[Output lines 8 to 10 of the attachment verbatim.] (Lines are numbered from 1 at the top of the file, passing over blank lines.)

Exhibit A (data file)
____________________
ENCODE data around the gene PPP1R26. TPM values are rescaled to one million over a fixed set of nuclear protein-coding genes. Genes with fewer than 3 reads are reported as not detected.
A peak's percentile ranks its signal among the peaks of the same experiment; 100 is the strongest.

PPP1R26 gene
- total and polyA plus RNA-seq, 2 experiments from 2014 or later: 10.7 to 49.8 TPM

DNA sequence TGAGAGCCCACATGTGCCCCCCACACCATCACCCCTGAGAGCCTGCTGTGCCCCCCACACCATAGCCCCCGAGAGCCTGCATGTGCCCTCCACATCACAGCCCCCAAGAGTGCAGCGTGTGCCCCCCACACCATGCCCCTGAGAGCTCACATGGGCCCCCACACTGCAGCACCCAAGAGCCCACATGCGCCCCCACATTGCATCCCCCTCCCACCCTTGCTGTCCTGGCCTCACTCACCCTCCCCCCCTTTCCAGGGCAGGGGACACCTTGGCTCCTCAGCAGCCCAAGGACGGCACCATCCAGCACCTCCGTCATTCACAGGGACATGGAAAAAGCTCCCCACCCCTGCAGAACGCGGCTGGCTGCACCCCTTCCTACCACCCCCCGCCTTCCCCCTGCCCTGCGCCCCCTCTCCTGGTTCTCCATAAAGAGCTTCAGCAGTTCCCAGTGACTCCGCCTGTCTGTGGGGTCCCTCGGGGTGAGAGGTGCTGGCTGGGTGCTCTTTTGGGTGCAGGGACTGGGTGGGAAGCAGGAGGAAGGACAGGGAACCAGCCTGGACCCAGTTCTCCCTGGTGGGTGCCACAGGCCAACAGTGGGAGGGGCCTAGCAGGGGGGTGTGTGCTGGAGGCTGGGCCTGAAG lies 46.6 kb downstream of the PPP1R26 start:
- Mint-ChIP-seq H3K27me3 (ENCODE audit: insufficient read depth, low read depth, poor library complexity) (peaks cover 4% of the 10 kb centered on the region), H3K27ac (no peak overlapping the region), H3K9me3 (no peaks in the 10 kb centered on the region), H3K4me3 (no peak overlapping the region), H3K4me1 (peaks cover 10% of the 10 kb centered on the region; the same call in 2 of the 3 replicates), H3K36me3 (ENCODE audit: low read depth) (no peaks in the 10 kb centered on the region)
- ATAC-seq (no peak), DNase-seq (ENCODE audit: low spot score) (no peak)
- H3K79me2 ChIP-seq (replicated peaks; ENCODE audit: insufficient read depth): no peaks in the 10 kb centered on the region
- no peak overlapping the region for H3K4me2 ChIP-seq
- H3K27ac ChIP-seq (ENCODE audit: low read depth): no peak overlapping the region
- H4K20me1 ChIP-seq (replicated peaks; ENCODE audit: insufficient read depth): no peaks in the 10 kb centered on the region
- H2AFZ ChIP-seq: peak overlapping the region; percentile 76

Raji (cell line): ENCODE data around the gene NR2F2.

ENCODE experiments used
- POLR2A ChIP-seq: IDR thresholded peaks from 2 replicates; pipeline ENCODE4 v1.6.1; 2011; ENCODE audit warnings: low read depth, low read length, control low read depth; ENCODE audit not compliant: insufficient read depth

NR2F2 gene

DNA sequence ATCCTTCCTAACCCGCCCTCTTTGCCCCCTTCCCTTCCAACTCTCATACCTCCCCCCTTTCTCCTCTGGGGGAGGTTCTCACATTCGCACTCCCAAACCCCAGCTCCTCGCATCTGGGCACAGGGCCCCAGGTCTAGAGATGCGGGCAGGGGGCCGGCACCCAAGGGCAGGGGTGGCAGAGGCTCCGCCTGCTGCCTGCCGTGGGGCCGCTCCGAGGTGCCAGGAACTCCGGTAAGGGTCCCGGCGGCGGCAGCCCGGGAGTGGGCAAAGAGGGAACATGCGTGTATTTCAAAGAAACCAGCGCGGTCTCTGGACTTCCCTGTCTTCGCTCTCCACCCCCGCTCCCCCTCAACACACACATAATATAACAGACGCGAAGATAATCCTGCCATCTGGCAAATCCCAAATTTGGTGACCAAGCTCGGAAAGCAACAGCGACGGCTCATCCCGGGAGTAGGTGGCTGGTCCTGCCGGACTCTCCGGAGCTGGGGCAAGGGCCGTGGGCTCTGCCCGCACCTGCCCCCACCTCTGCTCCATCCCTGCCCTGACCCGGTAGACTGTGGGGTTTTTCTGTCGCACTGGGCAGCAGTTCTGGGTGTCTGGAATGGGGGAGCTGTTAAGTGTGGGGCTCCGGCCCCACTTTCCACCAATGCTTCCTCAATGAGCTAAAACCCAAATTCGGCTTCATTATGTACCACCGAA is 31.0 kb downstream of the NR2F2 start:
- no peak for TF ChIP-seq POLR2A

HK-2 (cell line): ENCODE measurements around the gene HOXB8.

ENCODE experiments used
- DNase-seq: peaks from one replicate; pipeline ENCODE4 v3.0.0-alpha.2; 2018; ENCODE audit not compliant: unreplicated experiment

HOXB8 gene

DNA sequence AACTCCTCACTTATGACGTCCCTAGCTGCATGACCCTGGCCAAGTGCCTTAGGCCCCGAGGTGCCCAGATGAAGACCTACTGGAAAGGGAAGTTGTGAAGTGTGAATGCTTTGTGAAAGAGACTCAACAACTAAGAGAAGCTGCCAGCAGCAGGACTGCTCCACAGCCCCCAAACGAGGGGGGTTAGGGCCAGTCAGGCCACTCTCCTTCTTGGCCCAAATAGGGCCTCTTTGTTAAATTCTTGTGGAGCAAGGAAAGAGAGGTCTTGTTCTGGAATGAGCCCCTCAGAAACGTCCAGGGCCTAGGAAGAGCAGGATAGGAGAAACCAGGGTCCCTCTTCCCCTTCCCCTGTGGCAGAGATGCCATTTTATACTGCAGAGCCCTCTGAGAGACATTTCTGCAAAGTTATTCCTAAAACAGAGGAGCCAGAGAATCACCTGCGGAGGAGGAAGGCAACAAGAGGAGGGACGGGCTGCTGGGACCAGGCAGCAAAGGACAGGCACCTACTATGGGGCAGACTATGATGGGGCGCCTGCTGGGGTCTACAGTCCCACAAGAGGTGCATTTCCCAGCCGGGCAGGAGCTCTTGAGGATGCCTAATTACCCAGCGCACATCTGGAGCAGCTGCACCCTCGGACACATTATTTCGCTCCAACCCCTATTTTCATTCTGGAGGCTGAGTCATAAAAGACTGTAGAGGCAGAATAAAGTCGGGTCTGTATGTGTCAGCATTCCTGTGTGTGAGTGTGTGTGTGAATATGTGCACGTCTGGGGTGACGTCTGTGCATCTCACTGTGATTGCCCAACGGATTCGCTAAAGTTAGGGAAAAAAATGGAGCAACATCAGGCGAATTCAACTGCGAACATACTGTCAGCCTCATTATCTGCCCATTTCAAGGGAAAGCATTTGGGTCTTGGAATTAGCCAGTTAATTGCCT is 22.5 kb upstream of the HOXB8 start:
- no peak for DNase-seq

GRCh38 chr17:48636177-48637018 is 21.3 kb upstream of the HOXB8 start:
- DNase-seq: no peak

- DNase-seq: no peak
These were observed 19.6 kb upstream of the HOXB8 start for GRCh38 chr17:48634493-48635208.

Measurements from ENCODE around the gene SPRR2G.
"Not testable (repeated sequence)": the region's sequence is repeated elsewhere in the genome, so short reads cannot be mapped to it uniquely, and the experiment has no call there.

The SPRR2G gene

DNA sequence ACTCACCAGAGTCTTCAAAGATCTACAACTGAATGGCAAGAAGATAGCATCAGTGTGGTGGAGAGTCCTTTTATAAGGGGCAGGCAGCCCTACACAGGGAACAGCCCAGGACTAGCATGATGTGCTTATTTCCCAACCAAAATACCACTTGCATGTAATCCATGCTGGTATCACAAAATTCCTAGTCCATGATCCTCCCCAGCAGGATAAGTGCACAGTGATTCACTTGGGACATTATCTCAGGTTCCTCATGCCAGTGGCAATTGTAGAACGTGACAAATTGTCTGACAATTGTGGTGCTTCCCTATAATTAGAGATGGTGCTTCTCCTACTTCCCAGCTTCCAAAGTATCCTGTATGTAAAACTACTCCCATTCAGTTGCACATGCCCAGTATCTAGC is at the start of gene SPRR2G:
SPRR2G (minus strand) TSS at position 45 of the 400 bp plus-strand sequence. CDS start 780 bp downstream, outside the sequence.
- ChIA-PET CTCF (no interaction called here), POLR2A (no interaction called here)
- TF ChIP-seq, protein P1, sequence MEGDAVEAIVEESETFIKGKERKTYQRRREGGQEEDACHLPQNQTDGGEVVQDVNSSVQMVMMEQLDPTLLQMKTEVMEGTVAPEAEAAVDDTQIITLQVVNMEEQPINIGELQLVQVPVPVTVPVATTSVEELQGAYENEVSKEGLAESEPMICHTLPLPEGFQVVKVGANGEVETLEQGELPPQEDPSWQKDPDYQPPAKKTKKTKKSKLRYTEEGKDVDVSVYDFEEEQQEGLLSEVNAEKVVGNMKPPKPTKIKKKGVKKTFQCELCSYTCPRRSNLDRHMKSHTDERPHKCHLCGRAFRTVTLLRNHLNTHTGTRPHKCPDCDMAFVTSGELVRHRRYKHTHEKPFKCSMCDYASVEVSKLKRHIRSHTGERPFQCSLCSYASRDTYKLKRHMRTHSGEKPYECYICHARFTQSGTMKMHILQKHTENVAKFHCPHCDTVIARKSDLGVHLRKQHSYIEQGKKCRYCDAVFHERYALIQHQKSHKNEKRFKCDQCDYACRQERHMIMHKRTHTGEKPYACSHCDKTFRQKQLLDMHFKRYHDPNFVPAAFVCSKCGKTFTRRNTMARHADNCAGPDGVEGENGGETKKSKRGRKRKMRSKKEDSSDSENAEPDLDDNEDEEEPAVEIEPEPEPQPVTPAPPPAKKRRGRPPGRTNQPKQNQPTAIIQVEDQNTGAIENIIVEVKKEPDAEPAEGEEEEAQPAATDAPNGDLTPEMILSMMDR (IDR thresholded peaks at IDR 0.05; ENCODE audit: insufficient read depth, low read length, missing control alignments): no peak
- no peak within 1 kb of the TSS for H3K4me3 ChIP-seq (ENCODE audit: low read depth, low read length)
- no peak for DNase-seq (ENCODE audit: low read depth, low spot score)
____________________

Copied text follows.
- H3K79me2 ChIP-seq (replicated peaks; ENCODE audit: insufficient read depth): no peaks in the 10 kb centered on the region
- no peak overlapping the region for H3K4me2 ChIP-seq
- H3K27ac ChIP-seq (ENCODE audit: low read depth): no peak overlapping the region